When Tracey Barski is not busy as a stay-at-home mother, she is taking on the challenge of self-publishing.
Tracey released her debut novel, “The Alternate End of Cassidy Marchand” — a mystery, romance and speculative fiction book with a science fiction edge — in January on Amazon. The book follows the protagonist as she is transported to another version of her life in an alternate reality where she discovers she has been killed by a serial killer. There, she must deduce who the killer is and find her way back to her own world.
Tracey actually finished the book years ago as she treated writing as a hobby and a fun creative outlet for years. However, she did not consider publishing it until she received positive feedback from multiple readers, including members of a beta reading group.
“I was pretty self-conscious of my writing, so I really didn’t share it a whole lot, but I opened myself up more and more to people to read it and give me feedback,” Tracey says. “Some of that was critical feedback, and it was actually really great because it gave me really good insight into how to improve my writing. The more people I allowed to read it, the more joy I got out of their response and how positively they responded to it.”
Although self-publishing is often challenging, Tracey says she was able to avoid the main obstacle, the cost, by doing many of the tasks herself. Luckily, Tracey had a vision for the cover that she could successfully execute herself, and since she is also a part-time editor, she trusted her own editing skills as well as those of other experienced editors she knew who read her book. She has also marketed herself by remaining active on social media. Since her chief goal is not necessarily to make a large amount of money, this marketing strategy has been sufficient for her.
“Usually the bad rap that self-publishing gets is from people who don’t use any kind of an editor, so you see a lot of mistakes and grammatical errors,” Tracey says. “I relied on myself a lot for that, and luckily it worked out really well for me, but that’s not always the case.”
Beyond her roles as a mother, author and editor, Tracey also earned a degree as a sign language interpreter after gaining an interest in it while in college. She worked as an interpreter until the start of the pandemic.
“I really had a knack for it and really enjoyed it,” Tracey says. “I like the language, I like the people and it’s really cool being part of information access. I’ve made some really great friends with some of the deaf people in my area and they just have a cool culture. Most of them are really kind people and they love it when hearing people learn their language because it means they can talk to more people.”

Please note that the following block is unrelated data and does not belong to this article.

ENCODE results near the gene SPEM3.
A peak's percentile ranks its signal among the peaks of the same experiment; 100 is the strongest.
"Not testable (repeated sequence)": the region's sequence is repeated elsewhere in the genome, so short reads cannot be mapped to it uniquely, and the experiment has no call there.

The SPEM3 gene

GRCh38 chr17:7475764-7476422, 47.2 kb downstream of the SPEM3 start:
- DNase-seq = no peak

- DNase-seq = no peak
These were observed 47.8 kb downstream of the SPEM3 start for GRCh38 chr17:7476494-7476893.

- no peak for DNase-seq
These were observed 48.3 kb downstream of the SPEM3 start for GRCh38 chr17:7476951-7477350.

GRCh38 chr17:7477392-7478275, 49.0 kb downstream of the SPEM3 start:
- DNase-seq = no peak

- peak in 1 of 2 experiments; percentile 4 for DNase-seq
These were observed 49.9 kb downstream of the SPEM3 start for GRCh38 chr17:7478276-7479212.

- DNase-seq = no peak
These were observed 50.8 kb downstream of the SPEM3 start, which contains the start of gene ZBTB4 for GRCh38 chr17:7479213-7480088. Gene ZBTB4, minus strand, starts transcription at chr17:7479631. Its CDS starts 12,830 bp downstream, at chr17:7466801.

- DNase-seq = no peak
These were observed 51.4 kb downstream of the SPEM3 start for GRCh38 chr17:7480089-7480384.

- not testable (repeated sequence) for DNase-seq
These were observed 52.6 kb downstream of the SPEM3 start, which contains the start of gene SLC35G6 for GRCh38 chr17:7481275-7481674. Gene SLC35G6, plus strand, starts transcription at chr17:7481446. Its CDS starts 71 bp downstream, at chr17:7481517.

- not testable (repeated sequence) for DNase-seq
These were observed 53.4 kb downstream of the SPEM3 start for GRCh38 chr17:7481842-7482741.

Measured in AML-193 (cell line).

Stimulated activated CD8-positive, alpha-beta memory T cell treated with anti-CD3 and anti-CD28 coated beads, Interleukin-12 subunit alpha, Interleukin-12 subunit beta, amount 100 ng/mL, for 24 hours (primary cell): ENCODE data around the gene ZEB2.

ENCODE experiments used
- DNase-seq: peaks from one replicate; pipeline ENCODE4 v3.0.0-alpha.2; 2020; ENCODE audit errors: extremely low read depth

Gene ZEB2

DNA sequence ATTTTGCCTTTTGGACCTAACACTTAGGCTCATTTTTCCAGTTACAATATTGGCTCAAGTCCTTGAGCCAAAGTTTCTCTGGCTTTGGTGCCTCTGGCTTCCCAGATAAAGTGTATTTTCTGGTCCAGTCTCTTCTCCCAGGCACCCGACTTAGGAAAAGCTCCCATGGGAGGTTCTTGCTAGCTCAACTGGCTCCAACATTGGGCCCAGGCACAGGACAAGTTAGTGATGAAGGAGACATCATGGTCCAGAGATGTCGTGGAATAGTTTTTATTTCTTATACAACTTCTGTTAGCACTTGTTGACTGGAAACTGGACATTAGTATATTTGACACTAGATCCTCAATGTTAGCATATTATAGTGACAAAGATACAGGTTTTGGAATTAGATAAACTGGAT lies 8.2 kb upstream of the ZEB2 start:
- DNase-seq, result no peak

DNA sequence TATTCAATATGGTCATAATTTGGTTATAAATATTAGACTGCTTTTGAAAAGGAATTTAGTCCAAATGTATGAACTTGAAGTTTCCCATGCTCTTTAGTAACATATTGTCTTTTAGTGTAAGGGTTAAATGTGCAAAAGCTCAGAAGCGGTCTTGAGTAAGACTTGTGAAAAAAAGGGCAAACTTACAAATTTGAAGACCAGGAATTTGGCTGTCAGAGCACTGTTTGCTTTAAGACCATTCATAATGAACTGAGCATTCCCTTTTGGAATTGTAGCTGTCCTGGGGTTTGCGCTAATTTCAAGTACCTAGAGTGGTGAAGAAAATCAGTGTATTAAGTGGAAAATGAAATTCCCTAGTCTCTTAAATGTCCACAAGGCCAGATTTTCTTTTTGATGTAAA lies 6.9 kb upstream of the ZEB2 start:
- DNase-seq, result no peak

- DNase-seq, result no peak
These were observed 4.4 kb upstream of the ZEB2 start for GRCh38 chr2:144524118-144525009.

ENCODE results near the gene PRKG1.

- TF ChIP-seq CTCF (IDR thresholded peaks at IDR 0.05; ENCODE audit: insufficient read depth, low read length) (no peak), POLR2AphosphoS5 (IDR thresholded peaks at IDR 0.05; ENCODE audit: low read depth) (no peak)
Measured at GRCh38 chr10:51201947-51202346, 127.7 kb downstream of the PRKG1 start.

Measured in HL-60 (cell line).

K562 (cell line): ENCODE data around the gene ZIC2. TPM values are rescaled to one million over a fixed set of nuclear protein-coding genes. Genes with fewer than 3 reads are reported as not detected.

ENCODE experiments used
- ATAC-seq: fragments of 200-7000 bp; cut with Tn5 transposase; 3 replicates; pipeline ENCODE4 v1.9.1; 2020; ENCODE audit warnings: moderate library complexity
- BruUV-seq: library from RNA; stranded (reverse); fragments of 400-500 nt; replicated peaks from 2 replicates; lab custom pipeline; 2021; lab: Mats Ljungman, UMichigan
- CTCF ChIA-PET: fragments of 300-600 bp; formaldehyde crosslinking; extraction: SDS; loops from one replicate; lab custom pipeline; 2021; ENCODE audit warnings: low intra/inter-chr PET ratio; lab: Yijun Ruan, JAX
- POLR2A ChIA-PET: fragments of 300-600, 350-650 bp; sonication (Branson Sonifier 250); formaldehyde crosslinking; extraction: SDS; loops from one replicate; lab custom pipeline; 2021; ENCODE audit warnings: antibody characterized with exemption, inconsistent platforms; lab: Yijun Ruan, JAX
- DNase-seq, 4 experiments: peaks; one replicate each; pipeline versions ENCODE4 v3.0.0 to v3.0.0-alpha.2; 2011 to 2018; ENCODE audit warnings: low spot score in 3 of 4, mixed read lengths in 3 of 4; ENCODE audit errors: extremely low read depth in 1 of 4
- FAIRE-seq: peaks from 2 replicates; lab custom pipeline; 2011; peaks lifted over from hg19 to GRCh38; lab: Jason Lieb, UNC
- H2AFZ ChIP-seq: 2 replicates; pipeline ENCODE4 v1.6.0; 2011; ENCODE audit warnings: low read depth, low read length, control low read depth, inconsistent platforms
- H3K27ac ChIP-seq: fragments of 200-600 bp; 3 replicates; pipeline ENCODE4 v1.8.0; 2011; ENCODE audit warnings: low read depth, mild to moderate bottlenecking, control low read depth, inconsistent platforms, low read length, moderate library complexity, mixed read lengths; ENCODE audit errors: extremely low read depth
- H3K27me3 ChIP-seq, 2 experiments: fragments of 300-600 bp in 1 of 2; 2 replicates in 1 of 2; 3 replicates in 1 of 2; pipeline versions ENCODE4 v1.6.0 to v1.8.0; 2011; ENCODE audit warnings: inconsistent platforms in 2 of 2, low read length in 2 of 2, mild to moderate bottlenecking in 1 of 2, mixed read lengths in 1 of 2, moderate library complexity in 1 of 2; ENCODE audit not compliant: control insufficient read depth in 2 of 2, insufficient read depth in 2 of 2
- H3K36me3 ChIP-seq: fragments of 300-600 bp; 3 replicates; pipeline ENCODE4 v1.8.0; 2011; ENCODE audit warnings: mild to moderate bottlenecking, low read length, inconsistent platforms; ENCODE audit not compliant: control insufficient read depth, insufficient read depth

Tracey finds it difficult to dedicate time to each of her roles. As a mother of a 5-year-old son and 2-year-old daughter, sometimes fitting her writing into her schedule means squeezing it in during nap times or after her children go to bed.
“It’s definitely a balancing act because there are times when all I want to do is sit and write, and my kids need to eat, or they want to go to the park or we have doctors’ appointments, but I think it’s important as a mom to prioritize time for myself and time for things that make me happy,” Tracey says.
To use her time wisely, Tracey does writing sprints where she times herself and focuses on writing continuously for that period of time. Tracey also credits the support of her husband and her writing community for helping her through obstacles.
As both a writer and sign language interpreter, Tracey has also struggled with self-doubt and a lack of confidence in her skills.
“I had this really positive response with my first book,” Tracey says. “I’m afraid the second one is going to be terrible and everyone is going to hate it or the story goes in a bad direction and it just doesn’t get the same positive response. That’s always a fear: that I’m not good enough, or this first book was a fluke and the second book is going to crash and burn.”
However, she has learned to be gracious to herself when she makes mistakes.
“Just as we say negative things to ourselves, we need to say positive things to ourselves,” Tracey says.
Tracey is proud of her perseverance in all aspects of her life.
“Publishing a book wasn’t necessarily my goal or on my radar, and then I decided to do it,” she says. “I jumped in with both feet and have just really seen it pay off. I’m really proud of this accomplishment and that I can say that I work part-time as an editor, and I stay home with my kids all day long and I published a book. I didn’t give up on the things I care about.”
Currently, Tracey has finished the second book in the series and is editing it. She hopes to publish it this fall and would eventually like to complete a third book in the series as well. After that, she hopes to pursue other book ideas.
“I was just talking to someone about this the other day, about strength and vulnerability at the same time, and I think we can all be both in all areas of our lives,” Tracey says. “We can be strong and goal-oriented in our careers but also know when and where to pull back a little bit. We can be the strong, career-driven person and also the person who hangs out at home and chills out with friends, or has passions outside of career. You don’t have to be one or the other. I don’t have to be just a mom or a career-driven woman; I can be both.”